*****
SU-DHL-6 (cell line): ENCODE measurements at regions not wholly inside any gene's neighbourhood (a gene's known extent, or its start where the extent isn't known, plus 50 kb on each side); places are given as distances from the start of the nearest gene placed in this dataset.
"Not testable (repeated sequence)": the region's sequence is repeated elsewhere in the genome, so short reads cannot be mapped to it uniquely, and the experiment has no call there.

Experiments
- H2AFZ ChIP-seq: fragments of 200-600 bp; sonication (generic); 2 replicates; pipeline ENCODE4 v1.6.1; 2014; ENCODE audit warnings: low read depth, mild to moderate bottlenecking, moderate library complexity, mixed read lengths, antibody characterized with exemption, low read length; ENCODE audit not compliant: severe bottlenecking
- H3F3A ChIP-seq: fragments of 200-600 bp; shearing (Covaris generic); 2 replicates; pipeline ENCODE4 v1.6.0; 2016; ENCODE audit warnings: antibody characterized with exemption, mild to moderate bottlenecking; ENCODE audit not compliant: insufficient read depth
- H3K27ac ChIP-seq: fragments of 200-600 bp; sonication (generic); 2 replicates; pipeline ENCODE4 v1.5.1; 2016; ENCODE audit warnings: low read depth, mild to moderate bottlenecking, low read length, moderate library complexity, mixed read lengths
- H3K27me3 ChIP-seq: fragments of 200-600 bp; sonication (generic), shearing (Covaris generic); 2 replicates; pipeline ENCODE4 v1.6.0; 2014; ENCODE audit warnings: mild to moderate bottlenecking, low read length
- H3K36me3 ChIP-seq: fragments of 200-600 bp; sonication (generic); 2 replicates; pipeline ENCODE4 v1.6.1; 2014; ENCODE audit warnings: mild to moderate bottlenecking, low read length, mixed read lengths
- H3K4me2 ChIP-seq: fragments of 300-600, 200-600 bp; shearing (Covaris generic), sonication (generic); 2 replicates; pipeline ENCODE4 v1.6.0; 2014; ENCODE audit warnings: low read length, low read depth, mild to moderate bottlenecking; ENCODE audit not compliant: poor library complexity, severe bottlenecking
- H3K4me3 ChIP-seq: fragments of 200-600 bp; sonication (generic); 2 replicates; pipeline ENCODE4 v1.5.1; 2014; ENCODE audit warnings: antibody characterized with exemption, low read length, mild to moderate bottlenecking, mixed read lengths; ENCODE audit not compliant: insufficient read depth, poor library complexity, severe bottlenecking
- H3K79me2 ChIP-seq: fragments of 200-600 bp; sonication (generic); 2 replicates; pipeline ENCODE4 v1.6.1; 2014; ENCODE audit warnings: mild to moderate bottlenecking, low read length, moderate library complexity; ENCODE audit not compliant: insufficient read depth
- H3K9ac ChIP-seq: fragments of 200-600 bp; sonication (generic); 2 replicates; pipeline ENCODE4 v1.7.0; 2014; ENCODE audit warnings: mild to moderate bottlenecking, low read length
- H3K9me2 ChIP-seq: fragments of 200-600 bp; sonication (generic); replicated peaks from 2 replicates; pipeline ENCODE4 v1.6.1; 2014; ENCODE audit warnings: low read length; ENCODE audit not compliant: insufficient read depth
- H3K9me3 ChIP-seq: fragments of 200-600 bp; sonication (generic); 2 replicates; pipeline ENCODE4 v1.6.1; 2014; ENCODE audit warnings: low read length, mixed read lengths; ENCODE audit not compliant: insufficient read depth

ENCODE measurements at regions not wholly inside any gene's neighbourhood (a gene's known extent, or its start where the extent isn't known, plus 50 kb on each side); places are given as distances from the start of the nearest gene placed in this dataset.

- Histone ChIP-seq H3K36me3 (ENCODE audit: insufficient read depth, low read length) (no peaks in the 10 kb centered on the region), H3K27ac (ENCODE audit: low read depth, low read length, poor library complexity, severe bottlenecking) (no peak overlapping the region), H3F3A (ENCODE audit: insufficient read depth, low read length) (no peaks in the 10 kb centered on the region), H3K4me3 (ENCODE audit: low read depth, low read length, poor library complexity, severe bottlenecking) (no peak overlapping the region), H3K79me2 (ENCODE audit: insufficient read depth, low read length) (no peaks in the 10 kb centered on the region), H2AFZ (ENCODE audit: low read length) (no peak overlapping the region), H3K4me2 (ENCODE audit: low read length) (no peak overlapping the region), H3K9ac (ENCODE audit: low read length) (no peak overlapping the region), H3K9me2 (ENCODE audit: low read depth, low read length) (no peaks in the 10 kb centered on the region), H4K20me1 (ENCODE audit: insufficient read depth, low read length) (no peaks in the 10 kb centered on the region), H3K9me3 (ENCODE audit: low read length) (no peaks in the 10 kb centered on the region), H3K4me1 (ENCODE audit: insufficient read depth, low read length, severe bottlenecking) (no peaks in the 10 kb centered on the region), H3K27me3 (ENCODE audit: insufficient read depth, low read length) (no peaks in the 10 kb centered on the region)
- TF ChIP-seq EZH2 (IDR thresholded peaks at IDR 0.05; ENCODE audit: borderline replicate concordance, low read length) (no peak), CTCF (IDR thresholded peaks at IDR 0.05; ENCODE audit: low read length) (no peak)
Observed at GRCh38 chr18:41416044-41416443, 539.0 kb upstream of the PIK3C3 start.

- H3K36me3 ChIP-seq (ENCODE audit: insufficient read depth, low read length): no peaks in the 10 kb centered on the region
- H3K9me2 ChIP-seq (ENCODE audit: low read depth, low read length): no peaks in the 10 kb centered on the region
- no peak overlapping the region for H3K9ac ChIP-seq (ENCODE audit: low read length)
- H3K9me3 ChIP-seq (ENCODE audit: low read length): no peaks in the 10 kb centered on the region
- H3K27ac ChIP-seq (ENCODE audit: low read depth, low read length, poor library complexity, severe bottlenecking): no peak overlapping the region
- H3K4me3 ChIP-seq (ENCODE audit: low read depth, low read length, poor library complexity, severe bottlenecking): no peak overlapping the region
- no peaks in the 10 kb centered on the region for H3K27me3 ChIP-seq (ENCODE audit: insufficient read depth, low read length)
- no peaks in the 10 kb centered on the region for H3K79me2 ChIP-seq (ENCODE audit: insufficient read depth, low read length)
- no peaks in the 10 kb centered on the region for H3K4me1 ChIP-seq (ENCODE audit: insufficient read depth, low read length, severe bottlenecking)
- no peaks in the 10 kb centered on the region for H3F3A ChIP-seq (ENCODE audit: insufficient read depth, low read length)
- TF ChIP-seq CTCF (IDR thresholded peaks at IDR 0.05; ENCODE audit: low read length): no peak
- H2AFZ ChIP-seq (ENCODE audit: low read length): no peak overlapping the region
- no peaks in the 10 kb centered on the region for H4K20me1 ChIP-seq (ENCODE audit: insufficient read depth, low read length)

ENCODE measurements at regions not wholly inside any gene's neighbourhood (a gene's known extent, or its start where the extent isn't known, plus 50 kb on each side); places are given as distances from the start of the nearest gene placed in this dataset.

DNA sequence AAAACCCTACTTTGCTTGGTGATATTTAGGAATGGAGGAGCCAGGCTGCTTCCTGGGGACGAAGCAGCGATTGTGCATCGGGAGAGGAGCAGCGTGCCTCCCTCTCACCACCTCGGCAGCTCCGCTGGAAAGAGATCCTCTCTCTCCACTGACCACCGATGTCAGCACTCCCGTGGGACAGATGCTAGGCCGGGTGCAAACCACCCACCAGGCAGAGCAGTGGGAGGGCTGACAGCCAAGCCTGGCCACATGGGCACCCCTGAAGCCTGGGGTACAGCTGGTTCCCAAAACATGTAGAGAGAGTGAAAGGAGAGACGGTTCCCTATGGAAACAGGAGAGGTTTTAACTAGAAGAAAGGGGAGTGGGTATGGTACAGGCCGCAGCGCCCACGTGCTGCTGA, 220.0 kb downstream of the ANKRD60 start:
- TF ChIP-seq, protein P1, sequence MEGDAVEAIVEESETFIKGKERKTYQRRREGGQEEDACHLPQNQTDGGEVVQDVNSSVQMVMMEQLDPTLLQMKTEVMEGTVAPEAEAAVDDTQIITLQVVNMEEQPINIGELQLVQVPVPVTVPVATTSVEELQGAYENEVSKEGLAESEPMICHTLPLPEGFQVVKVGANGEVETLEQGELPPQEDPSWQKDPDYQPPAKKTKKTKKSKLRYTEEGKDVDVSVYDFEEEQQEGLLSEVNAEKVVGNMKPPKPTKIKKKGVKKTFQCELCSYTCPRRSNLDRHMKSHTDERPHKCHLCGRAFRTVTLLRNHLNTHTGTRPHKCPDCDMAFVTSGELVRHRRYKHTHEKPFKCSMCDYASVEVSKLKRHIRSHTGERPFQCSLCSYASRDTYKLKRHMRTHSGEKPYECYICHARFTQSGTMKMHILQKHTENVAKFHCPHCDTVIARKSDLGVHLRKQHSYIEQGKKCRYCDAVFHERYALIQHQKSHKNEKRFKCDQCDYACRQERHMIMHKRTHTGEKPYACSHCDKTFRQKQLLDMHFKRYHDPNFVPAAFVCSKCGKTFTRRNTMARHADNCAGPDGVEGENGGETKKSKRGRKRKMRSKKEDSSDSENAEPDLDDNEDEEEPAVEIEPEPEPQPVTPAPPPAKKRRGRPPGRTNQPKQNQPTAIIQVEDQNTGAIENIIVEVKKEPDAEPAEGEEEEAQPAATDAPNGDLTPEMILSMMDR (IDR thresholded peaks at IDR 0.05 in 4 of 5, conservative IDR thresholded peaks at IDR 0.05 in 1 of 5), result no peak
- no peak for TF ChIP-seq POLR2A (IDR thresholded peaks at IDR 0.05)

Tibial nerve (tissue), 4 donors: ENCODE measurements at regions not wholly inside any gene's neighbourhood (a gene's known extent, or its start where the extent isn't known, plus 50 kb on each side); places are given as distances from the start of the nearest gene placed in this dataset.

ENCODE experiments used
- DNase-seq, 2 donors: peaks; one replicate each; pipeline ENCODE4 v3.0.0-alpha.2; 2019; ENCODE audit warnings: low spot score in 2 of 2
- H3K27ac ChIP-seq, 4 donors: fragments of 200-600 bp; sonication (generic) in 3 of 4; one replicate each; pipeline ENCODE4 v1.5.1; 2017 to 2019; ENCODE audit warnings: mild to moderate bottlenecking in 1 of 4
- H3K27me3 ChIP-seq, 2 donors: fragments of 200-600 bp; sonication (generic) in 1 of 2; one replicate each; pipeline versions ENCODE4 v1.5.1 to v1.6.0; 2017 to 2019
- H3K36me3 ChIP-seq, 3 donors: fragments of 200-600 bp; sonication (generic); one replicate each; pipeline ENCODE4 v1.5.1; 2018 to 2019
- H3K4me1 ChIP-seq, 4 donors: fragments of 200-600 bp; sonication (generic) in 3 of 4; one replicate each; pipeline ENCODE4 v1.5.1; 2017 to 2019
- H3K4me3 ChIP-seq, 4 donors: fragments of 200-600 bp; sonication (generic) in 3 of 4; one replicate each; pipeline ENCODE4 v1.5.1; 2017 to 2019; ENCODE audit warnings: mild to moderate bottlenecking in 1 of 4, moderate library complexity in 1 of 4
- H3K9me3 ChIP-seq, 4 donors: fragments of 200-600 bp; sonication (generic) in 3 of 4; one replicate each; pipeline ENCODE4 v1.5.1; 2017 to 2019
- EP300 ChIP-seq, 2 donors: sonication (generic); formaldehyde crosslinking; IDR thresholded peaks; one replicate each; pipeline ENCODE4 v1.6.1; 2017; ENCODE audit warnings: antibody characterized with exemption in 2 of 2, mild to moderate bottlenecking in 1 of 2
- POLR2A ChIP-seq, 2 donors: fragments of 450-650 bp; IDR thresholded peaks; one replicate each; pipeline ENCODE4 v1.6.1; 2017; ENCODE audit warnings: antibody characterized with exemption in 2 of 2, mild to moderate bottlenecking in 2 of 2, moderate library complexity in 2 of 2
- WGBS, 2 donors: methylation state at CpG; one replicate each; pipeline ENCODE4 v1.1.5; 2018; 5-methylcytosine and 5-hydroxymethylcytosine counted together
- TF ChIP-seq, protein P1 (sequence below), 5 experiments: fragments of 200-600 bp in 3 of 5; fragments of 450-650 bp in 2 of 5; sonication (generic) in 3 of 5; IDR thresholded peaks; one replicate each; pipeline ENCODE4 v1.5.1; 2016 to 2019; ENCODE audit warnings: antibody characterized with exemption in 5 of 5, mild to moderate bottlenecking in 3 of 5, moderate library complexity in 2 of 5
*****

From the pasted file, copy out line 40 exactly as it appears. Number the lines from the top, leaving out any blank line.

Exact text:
- H3K27me3 ChIP-seq, 2 donors: fragments of 200-600 bp; sonication (generic) in 1 of 2; one replicate each; pipeline versions ENCODE4 v1.5.1 to v1.6.0; 2017 to 2019